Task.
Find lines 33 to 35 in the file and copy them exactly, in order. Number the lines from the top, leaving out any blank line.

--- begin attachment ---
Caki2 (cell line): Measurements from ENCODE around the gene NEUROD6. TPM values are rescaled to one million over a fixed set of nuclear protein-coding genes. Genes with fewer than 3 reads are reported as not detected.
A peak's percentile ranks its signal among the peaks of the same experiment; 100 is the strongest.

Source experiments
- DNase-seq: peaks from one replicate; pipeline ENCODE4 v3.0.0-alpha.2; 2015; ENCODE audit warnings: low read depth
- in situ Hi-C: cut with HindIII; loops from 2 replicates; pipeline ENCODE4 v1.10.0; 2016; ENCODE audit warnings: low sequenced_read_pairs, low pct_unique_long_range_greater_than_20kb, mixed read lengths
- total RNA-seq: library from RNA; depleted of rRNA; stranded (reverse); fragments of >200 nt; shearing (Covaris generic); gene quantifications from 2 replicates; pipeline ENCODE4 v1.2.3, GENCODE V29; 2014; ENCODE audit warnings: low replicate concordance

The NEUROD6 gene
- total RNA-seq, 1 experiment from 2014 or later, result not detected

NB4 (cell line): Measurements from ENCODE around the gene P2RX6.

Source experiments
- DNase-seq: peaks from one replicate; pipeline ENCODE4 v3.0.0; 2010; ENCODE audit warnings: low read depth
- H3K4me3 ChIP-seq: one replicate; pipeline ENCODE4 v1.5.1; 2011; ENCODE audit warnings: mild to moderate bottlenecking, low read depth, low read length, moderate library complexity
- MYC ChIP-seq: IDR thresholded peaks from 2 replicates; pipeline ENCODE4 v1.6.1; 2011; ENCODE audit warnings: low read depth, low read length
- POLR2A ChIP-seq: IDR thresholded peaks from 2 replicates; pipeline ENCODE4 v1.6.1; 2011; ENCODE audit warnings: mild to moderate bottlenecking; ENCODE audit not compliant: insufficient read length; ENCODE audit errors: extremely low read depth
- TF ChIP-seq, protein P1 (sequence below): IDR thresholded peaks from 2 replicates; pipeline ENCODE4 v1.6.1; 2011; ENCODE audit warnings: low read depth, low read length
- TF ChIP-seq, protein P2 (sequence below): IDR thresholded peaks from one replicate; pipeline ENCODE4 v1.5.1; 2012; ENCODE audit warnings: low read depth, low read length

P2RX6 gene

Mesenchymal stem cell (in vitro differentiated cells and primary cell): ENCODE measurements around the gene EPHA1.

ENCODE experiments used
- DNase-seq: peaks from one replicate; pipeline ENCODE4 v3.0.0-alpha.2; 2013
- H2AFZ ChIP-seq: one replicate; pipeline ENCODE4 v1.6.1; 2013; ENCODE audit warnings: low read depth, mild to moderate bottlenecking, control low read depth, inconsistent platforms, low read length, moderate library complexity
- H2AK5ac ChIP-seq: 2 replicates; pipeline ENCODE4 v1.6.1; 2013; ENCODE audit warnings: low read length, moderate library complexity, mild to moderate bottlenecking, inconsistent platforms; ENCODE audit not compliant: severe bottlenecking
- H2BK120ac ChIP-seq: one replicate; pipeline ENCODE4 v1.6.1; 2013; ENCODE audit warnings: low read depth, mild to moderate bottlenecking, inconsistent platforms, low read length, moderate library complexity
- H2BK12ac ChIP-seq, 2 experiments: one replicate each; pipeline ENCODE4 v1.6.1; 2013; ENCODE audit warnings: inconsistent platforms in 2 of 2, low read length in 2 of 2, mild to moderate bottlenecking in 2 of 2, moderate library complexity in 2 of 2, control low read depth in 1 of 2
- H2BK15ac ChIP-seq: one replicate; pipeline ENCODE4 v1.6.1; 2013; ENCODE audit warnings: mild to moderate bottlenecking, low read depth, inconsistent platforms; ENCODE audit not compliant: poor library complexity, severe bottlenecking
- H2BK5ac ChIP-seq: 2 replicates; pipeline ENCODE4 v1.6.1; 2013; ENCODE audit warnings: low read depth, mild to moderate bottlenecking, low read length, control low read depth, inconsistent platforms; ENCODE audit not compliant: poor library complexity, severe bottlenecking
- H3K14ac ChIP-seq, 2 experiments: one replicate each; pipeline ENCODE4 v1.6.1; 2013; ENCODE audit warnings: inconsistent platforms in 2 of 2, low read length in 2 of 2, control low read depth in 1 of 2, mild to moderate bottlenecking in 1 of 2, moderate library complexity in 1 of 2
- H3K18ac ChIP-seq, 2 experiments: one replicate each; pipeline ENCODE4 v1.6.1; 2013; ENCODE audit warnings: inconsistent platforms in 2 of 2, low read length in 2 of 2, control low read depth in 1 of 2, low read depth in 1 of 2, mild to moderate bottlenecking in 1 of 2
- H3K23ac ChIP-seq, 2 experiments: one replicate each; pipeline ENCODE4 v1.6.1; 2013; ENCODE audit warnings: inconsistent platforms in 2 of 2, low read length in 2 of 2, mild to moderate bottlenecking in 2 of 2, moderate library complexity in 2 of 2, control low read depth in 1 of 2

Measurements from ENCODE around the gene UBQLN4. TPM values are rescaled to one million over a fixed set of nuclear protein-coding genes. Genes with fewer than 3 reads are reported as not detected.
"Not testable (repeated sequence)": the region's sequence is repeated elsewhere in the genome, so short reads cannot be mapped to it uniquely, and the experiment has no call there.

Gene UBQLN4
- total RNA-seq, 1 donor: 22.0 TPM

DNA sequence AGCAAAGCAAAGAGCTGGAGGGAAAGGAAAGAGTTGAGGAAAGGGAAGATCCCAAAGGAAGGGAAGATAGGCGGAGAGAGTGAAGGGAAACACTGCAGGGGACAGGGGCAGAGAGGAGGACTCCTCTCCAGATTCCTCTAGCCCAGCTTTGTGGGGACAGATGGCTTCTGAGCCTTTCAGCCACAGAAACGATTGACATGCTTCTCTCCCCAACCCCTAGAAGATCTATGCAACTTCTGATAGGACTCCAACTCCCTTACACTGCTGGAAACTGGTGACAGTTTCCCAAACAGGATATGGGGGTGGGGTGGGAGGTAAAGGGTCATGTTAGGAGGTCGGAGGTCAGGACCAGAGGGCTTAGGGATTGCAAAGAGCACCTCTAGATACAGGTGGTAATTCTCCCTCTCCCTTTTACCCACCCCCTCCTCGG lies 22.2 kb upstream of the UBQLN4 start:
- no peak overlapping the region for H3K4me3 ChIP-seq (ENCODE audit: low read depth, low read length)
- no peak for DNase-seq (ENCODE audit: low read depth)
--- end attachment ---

- total RNA-seq, 1 donor: 22.0 TPM

DNA sequence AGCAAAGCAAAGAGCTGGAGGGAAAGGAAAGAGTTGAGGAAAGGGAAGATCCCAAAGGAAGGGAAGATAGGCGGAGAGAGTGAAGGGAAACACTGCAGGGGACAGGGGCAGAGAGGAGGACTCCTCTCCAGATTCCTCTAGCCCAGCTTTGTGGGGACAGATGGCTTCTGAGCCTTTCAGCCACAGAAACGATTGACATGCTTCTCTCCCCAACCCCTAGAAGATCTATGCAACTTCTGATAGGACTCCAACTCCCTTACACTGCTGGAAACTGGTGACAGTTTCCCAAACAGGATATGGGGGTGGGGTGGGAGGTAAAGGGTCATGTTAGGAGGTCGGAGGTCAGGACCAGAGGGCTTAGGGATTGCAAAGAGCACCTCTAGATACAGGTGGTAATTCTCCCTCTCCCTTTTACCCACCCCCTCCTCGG lies 22.2 kb upstream of the UBQLN4 start:
- no peak overlapping the region for H3K4me3 ChIP-seq (ENCODE audit: low read depth, low read length)